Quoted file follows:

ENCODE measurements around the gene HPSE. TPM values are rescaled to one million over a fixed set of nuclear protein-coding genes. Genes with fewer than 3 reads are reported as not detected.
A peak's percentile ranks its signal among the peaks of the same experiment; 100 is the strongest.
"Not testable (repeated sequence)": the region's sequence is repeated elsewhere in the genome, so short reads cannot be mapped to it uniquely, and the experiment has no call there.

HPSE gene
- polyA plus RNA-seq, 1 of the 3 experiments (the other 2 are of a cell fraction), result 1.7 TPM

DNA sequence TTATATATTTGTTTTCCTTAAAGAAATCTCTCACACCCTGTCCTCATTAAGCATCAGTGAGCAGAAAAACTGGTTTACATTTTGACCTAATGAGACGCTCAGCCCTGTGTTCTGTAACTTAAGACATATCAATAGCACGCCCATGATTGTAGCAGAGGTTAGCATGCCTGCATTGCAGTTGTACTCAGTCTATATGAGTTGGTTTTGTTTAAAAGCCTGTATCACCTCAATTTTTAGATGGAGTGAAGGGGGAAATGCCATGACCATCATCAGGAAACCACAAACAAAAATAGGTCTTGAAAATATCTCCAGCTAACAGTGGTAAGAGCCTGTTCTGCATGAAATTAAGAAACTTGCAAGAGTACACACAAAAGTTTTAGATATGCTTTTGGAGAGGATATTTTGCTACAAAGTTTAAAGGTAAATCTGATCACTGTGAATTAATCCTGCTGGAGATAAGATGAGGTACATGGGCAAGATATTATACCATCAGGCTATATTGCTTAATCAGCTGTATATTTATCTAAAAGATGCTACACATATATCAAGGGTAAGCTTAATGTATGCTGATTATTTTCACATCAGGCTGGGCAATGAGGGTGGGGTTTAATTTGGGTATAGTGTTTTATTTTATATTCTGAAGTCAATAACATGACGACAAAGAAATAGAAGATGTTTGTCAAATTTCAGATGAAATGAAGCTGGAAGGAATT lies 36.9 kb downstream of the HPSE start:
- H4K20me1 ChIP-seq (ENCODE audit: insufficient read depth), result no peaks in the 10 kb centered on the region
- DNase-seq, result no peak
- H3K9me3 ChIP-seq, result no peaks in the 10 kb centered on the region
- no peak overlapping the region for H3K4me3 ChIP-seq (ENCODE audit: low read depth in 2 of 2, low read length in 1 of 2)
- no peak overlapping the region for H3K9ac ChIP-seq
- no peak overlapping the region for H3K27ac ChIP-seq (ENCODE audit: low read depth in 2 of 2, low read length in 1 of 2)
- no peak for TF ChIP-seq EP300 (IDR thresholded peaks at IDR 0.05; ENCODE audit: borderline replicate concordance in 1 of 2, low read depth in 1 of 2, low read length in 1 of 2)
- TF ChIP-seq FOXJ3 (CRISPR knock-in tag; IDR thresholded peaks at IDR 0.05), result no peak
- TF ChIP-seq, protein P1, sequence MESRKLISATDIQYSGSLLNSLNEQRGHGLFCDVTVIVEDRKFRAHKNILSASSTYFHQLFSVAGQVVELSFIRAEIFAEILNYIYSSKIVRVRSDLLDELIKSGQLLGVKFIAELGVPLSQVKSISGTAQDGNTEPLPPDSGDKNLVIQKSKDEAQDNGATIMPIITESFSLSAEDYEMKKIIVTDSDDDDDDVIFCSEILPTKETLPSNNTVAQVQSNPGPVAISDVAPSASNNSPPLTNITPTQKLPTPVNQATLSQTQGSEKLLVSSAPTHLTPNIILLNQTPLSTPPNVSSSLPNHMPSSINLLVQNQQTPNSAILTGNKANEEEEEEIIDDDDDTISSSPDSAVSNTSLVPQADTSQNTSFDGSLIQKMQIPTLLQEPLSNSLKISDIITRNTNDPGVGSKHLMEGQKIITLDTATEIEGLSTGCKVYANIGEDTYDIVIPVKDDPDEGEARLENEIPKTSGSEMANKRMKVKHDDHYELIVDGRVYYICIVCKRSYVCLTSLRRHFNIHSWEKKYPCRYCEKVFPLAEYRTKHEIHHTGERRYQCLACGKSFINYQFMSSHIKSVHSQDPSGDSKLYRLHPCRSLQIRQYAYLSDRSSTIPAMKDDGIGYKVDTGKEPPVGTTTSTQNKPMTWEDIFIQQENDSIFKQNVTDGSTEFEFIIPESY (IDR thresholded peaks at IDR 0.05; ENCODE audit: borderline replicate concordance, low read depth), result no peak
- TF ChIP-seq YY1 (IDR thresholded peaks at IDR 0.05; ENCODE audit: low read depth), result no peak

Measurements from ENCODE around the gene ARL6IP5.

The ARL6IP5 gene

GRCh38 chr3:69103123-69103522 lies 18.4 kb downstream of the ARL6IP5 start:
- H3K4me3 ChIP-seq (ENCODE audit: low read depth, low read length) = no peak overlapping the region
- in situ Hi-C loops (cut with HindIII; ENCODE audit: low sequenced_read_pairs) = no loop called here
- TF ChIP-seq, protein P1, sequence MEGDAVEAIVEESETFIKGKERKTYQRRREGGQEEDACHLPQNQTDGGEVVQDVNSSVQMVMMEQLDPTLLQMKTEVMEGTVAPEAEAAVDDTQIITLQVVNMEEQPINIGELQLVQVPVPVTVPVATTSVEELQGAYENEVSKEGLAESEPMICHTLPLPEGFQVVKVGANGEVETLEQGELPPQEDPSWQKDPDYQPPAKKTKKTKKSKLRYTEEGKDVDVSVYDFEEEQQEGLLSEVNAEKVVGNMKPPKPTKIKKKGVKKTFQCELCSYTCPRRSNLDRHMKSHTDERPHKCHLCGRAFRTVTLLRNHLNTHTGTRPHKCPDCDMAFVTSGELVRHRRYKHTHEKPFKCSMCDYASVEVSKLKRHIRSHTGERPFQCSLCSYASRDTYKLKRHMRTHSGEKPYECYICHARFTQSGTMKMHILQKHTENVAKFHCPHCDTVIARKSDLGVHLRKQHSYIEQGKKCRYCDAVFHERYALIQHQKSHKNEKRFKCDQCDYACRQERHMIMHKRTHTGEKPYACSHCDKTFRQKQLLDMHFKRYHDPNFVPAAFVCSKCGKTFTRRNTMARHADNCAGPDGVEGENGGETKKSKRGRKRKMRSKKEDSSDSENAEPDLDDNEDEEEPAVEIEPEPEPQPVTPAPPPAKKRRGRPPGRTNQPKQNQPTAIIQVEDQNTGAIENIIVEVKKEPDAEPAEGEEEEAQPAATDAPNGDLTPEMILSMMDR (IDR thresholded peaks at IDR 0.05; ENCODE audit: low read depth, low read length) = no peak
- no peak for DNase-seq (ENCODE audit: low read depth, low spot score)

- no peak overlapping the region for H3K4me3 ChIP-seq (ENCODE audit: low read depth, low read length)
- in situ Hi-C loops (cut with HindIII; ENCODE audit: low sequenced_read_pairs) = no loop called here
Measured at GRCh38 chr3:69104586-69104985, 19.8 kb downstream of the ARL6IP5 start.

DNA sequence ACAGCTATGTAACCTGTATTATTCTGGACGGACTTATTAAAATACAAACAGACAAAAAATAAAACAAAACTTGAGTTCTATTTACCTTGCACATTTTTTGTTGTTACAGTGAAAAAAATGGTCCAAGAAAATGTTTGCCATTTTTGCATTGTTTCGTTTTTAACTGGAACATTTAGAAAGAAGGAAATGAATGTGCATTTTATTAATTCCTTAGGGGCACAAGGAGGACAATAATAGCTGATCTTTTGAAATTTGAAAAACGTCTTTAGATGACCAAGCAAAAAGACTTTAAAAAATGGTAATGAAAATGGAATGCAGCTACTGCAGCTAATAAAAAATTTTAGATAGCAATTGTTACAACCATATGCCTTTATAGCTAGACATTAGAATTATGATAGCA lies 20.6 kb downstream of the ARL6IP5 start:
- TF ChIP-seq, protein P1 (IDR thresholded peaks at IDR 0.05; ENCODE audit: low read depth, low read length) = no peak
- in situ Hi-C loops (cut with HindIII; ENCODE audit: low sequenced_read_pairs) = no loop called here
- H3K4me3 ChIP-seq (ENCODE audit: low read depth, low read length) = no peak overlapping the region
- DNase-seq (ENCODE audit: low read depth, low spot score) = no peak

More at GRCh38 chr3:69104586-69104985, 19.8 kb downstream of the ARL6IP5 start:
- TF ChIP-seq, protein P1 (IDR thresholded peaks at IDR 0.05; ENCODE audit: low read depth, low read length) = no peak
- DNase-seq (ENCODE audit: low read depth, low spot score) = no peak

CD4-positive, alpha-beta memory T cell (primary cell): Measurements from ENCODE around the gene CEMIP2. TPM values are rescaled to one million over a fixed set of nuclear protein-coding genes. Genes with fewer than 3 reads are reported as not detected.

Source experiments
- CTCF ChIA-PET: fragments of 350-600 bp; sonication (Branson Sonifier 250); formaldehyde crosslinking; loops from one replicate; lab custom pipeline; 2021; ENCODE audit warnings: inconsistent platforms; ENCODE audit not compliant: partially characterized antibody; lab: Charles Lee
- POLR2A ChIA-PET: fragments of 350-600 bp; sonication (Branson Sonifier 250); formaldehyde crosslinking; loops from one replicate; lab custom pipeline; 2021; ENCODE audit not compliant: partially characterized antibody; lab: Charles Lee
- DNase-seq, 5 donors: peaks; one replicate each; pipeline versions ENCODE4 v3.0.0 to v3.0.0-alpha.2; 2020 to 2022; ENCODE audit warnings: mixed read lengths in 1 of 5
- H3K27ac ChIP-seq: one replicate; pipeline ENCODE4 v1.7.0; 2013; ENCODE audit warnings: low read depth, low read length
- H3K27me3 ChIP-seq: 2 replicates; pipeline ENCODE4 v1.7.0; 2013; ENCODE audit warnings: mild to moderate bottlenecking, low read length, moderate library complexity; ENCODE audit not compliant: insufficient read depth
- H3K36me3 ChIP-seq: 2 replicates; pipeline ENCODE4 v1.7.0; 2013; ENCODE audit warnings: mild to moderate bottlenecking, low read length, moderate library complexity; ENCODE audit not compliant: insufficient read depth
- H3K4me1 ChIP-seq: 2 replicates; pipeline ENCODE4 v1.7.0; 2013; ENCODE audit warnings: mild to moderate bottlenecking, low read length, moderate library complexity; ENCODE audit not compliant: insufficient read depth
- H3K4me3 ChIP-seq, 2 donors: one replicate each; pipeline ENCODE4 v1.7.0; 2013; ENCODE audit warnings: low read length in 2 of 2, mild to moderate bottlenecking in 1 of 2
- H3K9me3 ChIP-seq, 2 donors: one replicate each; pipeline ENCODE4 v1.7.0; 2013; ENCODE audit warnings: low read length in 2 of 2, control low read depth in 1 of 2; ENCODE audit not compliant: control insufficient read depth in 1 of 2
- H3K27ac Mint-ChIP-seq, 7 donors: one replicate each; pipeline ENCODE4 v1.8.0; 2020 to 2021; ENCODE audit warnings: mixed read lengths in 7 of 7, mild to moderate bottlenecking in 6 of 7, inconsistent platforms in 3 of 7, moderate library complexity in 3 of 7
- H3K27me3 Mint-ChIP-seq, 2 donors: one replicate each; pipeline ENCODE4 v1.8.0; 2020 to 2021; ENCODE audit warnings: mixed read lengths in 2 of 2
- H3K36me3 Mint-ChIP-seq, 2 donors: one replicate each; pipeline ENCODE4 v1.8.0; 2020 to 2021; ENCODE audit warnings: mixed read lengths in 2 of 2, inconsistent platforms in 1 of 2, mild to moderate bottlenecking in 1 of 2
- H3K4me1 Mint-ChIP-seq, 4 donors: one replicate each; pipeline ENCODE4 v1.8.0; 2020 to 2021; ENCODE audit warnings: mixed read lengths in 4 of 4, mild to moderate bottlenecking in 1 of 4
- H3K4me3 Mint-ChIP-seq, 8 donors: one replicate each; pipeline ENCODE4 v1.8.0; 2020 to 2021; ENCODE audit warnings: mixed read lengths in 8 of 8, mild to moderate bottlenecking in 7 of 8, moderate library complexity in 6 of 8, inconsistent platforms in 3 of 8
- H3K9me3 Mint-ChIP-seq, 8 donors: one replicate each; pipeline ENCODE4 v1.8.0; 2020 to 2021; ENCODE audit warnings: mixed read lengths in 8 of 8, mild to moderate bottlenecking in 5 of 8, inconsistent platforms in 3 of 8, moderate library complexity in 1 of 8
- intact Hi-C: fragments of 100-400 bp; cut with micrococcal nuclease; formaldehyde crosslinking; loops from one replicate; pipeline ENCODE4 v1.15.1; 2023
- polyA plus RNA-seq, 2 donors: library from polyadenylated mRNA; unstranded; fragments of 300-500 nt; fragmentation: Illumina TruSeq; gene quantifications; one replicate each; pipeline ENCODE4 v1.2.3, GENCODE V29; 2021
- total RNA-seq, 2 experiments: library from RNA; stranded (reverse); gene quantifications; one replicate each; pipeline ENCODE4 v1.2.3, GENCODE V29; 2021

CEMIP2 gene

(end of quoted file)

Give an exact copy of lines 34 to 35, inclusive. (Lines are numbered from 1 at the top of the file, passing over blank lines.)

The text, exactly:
- DNase-seq (ENCODE audit: low read depth, low spot score) = no peak

CD4-positive, alpha-beta memory T cell (primary cell): Measurements from ENCODE around the gene CEMIP2. TPM values are rescaled to one million over a fixed set of nuclear protein-coding genes. Genes with fewer than 3 reads are reported as not detected.